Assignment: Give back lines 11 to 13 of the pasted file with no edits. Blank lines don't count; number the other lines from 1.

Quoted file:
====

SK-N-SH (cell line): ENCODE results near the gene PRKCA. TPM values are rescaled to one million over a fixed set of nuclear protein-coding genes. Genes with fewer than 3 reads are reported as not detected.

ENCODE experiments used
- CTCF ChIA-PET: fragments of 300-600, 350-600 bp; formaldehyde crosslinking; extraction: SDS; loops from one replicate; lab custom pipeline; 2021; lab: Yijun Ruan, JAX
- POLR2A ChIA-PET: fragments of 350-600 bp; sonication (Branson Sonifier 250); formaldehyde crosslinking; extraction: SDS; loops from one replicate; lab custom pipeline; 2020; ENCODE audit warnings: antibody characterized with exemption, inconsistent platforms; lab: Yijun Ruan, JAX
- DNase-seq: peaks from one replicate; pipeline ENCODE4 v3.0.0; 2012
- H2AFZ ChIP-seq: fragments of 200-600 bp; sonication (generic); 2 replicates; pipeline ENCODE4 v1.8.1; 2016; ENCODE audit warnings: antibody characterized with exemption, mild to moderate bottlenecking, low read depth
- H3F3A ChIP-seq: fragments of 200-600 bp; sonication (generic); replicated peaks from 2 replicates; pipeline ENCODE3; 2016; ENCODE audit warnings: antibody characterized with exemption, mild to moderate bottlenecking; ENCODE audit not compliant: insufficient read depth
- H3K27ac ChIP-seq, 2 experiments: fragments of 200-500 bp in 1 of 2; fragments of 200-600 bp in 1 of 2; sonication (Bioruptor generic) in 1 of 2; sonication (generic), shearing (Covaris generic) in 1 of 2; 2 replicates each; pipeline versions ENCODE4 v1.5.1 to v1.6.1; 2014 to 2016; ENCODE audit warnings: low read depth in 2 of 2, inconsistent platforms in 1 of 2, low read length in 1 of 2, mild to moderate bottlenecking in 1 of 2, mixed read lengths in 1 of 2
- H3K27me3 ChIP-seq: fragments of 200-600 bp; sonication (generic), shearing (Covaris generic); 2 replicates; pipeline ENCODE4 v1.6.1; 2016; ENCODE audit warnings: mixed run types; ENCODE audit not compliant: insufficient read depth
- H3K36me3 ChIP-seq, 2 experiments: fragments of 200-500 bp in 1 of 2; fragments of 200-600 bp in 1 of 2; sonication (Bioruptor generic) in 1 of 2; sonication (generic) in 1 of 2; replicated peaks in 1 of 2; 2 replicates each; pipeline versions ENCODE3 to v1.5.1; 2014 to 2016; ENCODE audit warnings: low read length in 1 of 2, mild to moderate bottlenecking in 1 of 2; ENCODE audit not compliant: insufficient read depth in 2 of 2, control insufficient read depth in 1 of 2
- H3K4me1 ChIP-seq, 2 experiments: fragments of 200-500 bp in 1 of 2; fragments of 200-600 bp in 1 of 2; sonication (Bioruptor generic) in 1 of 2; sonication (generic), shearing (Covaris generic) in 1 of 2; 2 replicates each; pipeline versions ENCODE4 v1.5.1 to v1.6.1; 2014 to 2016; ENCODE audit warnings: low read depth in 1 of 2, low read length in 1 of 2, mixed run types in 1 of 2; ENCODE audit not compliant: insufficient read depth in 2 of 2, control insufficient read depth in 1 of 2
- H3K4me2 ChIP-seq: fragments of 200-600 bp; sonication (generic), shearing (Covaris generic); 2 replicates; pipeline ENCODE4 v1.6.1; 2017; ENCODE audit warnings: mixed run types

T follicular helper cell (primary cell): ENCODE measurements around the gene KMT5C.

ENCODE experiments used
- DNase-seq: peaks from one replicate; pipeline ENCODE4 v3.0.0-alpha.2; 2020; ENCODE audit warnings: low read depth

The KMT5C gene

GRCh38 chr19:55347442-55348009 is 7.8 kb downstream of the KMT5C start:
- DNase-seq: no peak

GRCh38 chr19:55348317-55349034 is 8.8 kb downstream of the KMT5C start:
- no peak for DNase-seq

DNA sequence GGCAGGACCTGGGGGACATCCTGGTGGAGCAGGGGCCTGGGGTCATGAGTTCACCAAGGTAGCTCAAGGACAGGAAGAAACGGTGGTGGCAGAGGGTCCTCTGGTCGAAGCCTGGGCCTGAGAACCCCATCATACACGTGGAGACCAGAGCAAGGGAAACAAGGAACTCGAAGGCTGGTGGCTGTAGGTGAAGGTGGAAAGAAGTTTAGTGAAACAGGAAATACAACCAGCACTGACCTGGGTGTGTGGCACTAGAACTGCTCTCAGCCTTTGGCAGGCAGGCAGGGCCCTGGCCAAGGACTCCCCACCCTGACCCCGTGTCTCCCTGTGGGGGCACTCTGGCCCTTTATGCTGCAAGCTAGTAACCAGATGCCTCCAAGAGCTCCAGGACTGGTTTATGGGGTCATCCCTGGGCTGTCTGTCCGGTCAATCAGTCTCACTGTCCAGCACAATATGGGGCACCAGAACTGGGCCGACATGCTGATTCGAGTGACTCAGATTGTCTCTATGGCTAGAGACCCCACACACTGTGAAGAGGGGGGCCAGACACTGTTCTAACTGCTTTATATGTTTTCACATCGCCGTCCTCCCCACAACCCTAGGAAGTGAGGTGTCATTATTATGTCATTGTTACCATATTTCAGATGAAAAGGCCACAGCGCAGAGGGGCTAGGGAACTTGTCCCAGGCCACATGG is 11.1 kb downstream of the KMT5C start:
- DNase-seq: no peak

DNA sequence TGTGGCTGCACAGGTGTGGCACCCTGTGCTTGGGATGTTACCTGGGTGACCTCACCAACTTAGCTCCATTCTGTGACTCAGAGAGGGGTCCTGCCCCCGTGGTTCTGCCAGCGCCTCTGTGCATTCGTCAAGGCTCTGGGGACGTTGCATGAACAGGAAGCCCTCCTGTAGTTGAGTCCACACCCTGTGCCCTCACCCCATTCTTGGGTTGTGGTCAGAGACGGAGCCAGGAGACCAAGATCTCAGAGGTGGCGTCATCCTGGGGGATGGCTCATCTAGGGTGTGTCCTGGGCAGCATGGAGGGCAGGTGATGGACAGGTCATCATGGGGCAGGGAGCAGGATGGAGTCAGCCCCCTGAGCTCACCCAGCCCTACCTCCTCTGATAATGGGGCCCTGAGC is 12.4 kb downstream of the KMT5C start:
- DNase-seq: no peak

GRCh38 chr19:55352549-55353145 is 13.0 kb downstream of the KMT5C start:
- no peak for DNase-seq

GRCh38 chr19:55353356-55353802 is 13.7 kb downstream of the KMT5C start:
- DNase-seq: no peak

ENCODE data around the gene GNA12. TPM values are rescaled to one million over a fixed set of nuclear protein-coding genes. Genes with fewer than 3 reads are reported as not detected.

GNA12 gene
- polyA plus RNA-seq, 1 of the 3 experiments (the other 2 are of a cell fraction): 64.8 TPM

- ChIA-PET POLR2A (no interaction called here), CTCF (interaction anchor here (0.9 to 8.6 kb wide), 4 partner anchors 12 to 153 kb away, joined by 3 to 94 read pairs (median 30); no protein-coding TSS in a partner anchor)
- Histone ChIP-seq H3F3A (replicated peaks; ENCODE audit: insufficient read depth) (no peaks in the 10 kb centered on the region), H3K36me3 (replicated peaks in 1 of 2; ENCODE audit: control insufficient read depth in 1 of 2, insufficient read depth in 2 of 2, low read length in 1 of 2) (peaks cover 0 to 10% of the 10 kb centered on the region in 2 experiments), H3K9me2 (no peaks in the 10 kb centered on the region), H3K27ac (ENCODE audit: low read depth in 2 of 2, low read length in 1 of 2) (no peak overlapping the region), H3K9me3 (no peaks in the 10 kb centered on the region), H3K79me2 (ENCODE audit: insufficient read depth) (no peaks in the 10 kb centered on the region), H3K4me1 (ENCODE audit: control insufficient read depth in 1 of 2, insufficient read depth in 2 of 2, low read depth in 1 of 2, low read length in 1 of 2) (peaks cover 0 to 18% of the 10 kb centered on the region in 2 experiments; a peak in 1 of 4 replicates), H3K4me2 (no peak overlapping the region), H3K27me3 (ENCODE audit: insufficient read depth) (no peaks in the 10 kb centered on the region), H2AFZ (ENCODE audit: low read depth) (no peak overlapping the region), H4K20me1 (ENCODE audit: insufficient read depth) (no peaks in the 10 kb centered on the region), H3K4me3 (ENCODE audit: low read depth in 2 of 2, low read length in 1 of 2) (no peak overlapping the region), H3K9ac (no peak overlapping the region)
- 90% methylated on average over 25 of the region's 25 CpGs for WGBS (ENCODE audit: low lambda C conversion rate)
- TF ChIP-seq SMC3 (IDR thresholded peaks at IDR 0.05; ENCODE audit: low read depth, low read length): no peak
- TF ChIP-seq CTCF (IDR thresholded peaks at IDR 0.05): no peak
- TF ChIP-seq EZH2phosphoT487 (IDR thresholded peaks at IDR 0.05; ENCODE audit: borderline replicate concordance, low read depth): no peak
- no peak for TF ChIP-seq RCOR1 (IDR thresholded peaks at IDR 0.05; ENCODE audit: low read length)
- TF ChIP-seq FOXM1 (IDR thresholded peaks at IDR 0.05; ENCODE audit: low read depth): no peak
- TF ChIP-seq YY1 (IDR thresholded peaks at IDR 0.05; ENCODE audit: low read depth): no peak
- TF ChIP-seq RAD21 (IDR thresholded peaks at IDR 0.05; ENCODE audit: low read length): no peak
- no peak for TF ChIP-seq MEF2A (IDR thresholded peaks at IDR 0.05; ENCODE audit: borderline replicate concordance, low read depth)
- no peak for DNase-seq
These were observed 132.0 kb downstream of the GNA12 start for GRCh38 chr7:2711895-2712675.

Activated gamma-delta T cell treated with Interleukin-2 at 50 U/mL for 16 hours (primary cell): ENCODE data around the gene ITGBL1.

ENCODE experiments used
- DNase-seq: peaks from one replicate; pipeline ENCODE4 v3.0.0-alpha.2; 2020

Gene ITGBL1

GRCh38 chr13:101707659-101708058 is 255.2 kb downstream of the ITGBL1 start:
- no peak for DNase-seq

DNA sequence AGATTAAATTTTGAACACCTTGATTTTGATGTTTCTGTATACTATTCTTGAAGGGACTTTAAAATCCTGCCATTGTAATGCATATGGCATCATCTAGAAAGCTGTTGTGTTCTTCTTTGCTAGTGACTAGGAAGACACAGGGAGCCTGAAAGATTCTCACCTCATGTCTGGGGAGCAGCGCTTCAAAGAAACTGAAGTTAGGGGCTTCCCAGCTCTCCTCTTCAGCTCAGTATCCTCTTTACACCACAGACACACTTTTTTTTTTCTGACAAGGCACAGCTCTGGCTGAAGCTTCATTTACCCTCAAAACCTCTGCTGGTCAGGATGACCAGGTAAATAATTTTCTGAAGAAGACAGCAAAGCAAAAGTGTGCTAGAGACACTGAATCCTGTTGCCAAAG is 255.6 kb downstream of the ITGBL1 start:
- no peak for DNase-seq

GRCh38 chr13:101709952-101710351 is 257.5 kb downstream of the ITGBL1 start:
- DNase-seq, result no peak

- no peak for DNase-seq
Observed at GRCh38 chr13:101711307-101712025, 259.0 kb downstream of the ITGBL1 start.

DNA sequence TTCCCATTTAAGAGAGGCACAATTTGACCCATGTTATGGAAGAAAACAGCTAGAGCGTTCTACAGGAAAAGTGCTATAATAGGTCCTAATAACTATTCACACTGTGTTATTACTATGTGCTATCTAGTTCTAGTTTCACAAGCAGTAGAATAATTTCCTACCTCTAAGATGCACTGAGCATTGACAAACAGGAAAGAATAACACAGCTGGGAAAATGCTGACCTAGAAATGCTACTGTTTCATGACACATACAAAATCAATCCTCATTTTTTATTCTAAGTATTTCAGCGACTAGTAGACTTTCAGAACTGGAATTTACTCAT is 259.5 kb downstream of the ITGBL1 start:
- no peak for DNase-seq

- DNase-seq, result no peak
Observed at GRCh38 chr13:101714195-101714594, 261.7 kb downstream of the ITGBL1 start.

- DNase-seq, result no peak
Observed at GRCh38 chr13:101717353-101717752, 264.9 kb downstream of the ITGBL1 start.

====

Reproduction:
- H3K4me1 ChIP-seq, 2 experiments: fragments of 200-500 bp in 1 of 2; fragments of 200-600 bp in 1 of 2; sonication (Bioruptor generic) in 1 of 2; sonication (generic), shearing (Covaris generic) in 1 of 2; 2 replicates each; pipeline versions ENCODE4 v1.5.1 to v1.6.1; 2014 to 2016; ENCODE audit warnings: low read depth in 1 of 2, low read length in 1 of 2, mixed run types in 1 of 2; ENCODE audit not compliant: insufficient read depth in 2 of 2, control insufficient read depth in 1 of 2
- H3K4me2 ChIP-seq: fragments of 200-600 bp; sonication (generic), shearing (Covaris generic); 2 replicates; pipeline ENCODE4 v1.6.1; 2017; ENCODE audit warnings: mixed run types

T follicular helper cell (primary cell): ENCODE measurements around the gene KMT5C.